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Community Broadcaster: All-Podcast Radio

Could community radio entertain a more all-podcast format?

The author is membership program director of the National Federation of Community Broadcasters. NFCB commentaries are featured regularly at www.radioworld.com.

The recent announcement by a London radio station that it will build its full schedule from podcasts certainly garnered some attention. It comes not many months since iHeartMedia’s announcement over the summer that its stations would broadcast some of the company’s podcast properties.

If you’re a media company, these moves make sense. Since podcasts are the hot commodity at the moment — it stands to reason that radio wants to grab some of that attention. What’s stopping community radio from making more of its broadcasts to be podcast-first propositions too?

[Read: Community Broadcaster: Money Moves]

To be clear, there are a few stations that do the preproduction work typically associated with podcasting and use the finished mixdowns in their broadcast schedules. Richmond’s low-power FM station WRIR pops to mind as a station that has done this successfully. A few other stations, like WXPR, create podcasts that are aired at times. Community radio podcasting, in this regard, is not unheard of.

What are the obstacles to a community radio station going all podcast?

A station must overcome the structural issues it would have to deal with. Podcast production is a lot of work, and producing 168 hours a week of quality local podcasts is no small feat. A station could partner with local podcasters, but there are still particular broadcast and federal regulations to follow, should such podcasts become broadcast material. Rules around payola, indecency, plugola, obscenity and lobbying are just a few areas podcasters have far more latitude than a noncommercial educational broadcaster. There’s orientation and training, as well as quality assurance for everything on air. Such a commitment is not impossible. A community radio station going all-podcast could experience a unique set of challenges.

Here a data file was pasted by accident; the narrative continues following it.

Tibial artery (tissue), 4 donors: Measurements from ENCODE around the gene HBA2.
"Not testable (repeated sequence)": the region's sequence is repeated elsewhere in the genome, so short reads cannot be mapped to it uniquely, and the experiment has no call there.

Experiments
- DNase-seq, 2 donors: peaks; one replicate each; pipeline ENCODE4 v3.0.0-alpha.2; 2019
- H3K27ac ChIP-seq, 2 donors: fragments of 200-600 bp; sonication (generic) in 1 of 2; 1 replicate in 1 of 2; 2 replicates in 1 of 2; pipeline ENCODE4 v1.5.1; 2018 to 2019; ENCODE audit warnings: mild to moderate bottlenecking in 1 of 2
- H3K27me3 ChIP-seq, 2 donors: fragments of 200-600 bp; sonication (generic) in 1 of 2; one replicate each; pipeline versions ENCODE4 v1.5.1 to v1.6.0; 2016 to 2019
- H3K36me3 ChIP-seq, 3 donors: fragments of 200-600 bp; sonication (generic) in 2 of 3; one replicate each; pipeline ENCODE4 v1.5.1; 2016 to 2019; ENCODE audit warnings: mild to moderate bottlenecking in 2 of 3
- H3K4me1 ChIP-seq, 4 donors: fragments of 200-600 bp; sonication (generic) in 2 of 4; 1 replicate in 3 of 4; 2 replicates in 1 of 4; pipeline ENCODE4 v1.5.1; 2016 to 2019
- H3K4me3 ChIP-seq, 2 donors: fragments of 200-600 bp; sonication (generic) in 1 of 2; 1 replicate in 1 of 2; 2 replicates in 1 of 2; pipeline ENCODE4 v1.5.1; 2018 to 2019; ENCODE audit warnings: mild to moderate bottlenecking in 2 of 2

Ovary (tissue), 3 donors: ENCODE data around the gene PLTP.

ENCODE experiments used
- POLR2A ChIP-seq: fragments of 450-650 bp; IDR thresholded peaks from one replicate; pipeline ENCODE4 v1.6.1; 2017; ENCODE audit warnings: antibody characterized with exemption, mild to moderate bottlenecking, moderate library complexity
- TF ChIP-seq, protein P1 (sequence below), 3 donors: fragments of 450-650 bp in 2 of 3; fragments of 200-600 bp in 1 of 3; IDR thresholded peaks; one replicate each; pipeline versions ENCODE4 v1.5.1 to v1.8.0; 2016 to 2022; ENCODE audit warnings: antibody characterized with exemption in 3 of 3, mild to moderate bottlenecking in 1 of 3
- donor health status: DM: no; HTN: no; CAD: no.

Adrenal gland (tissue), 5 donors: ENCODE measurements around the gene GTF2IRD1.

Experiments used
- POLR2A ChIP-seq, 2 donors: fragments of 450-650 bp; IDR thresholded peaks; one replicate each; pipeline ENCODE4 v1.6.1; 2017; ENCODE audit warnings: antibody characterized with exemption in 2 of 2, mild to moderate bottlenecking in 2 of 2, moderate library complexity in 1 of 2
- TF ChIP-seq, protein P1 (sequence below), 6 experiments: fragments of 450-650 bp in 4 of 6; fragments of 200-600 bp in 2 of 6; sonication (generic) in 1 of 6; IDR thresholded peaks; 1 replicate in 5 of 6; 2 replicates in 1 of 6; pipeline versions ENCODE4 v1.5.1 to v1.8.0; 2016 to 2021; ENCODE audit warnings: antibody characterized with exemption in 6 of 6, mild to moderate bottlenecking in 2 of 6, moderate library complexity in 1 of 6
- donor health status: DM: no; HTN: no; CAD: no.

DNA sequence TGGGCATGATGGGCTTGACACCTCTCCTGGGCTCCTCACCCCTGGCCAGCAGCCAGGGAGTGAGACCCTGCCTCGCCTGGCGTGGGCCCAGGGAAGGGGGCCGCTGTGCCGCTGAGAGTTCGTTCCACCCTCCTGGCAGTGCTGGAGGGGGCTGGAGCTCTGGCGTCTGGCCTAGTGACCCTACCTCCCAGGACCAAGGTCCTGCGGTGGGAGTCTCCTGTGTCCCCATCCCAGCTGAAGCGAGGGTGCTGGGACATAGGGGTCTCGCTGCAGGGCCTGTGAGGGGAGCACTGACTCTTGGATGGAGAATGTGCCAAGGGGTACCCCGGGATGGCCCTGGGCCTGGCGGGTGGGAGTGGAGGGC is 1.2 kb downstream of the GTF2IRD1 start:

As an extension of local partnerships, and beyond, a station could opt to just air podcasts it finds online. Obtaining permission to air their work, and ensuring all podcasts meet broadcast regulations, are issues to be considered, though.

In a few other instances, whether community radio stations air all or even a few podcasts may be a cultural question. Over time, I have gotten the impression that some stations believe their brand and what people look to them for is live radio. While I think that opinion is a stretch — how much of the public, frankly, can ascertain live radio from the dozens of prerecorded “live” spots commercial radio has exposed them to for years? — the belief in live radio as “a thing” a community radio station is known for is not an isolated opinion. Implicit here may be the idea that podcasts sound polished while live radio sounds rougher, more organic or more like what longtime listeners associate with community radio.

I gently suggest that sounding less than top-flight may not be something to aspire to, however. Public tastes have grown sophisticated, across many generations and demographics. People expect more these days. A raw sound we may think is community radio may not be as appealing to others. Moreover, I can hear that aesthetic on YouTube, Instagram Live and Facebook. We may not be able to hang our hats on the “radio” sound anymore.

Podcasts to broadcasts are done in limited ways in community radio today. The barriers to greater adoption may lie in costs and having the necessary staffing. Yet the moves happening in other media, and the natural fit local podcasts and local community radio could have, should inspire all of us to dream bigger.

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